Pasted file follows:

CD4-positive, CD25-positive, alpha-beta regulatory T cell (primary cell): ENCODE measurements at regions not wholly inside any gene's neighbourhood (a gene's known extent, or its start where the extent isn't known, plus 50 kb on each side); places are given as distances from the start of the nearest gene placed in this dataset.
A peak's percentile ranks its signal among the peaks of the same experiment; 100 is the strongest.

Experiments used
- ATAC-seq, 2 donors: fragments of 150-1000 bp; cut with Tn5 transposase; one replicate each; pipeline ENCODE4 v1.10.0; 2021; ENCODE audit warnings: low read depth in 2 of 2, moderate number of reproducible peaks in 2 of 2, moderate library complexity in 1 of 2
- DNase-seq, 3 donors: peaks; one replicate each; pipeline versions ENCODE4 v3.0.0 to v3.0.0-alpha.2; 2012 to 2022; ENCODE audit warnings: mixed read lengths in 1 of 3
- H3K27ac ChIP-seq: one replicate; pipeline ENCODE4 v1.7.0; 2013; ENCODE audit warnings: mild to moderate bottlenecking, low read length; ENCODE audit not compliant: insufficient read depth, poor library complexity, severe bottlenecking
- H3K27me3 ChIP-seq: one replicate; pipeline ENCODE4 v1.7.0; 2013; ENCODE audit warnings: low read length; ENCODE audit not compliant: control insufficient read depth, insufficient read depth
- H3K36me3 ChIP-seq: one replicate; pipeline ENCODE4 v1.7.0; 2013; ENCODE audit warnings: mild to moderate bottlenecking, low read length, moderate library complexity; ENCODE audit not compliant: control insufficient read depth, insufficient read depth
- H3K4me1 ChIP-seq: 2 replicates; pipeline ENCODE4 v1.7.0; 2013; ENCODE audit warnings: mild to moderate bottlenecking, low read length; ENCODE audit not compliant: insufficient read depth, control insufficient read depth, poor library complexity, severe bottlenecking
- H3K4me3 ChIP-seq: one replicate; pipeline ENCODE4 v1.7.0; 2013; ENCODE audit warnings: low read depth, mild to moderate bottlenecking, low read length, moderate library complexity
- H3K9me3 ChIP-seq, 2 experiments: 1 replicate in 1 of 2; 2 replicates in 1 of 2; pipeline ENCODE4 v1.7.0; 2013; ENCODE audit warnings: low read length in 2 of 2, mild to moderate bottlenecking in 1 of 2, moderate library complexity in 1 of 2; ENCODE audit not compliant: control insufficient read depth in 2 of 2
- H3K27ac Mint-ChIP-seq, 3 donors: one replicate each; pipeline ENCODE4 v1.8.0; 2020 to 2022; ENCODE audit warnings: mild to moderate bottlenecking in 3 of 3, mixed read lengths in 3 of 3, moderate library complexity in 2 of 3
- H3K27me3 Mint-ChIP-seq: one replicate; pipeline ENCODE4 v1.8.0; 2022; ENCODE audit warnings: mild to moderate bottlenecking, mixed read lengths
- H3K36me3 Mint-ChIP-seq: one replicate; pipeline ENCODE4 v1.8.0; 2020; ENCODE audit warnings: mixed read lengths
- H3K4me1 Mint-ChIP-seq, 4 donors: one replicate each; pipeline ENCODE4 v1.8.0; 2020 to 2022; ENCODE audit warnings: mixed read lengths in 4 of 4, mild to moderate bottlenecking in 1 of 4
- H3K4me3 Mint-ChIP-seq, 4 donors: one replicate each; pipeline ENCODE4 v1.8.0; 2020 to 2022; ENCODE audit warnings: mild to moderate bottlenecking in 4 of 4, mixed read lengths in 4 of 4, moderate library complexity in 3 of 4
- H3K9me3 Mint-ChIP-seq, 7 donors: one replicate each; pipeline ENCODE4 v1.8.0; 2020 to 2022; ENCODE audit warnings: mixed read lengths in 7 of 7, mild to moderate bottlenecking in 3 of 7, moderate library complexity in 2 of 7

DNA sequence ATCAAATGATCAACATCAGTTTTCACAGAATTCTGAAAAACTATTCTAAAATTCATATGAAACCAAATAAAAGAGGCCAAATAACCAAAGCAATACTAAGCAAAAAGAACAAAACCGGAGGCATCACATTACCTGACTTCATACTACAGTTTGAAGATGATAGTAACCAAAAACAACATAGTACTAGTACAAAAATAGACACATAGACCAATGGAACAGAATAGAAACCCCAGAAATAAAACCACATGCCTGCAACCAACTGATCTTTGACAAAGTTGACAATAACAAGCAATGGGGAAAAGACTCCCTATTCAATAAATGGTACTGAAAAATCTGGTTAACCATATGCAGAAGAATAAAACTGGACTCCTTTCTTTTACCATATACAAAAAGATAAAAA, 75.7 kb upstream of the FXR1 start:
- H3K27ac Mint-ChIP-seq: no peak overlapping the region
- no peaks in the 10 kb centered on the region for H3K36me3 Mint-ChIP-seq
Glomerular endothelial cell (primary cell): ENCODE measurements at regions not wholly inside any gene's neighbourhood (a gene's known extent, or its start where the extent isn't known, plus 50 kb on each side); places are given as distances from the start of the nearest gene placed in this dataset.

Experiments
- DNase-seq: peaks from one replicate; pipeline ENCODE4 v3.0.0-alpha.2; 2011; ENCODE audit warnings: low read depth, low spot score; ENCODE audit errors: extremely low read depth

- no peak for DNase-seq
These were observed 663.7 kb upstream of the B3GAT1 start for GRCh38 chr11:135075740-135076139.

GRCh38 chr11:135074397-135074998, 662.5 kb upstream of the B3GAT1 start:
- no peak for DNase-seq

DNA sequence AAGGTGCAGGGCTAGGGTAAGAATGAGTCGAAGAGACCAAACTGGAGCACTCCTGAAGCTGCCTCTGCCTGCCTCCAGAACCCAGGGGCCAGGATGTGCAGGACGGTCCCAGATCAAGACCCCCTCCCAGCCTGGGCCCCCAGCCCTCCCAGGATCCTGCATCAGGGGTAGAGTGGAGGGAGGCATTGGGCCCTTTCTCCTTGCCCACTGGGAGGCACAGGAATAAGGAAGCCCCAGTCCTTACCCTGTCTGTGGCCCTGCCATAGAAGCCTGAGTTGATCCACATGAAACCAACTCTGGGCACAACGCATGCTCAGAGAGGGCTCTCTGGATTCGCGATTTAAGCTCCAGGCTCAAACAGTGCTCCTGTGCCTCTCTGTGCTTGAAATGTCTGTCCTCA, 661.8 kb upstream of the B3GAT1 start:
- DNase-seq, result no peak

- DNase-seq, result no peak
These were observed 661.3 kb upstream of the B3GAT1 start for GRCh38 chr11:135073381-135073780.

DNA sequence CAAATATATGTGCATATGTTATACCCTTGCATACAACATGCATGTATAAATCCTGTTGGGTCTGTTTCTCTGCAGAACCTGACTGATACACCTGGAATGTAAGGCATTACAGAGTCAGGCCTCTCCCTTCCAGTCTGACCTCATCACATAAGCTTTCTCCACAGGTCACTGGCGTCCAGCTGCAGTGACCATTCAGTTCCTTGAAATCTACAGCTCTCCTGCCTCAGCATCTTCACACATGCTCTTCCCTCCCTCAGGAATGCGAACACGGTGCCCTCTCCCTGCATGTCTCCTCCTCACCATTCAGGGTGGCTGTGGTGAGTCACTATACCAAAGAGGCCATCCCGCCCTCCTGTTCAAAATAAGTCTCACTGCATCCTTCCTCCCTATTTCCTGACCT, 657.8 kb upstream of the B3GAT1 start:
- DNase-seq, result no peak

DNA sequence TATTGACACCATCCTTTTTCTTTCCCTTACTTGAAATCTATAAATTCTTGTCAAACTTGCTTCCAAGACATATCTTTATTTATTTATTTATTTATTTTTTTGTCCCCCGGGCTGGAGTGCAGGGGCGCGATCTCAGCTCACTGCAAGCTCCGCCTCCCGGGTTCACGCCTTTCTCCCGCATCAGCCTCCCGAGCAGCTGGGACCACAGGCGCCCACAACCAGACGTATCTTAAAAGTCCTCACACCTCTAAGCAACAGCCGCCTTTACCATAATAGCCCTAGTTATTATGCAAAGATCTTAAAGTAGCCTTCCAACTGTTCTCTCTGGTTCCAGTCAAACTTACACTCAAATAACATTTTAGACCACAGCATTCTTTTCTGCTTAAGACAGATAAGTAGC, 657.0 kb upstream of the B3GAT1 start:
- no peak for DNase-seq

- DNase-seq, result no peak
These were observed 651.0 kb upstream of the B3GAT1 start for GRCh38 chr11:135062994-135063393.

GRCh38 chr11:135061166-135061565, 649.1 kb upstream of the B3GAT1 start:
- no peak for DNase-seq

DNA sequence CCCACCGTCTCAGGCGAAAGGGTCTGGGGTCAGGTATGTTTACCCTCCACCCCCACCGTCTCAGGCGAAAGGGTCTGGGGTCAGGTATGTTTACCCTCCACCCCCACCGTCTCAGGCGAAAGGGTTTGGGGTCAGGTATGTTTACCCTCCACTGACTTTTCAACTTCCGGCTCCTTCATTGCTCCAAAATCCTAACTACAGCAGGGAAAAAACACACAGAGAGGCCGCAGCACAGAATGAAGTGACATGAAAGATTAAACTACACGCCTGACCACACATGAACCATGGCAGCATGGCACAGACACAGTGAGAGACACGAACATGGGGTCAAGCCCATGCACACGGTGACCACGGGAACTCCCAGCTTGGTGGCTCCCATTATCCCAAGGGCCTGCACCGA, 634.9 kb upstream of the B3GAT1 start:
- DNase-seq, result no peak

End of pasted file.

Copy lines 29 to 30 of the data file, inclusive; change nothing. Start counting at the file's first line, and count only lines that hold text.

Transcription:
- DNase-seq, result no peak

- DNase-seq, result no peak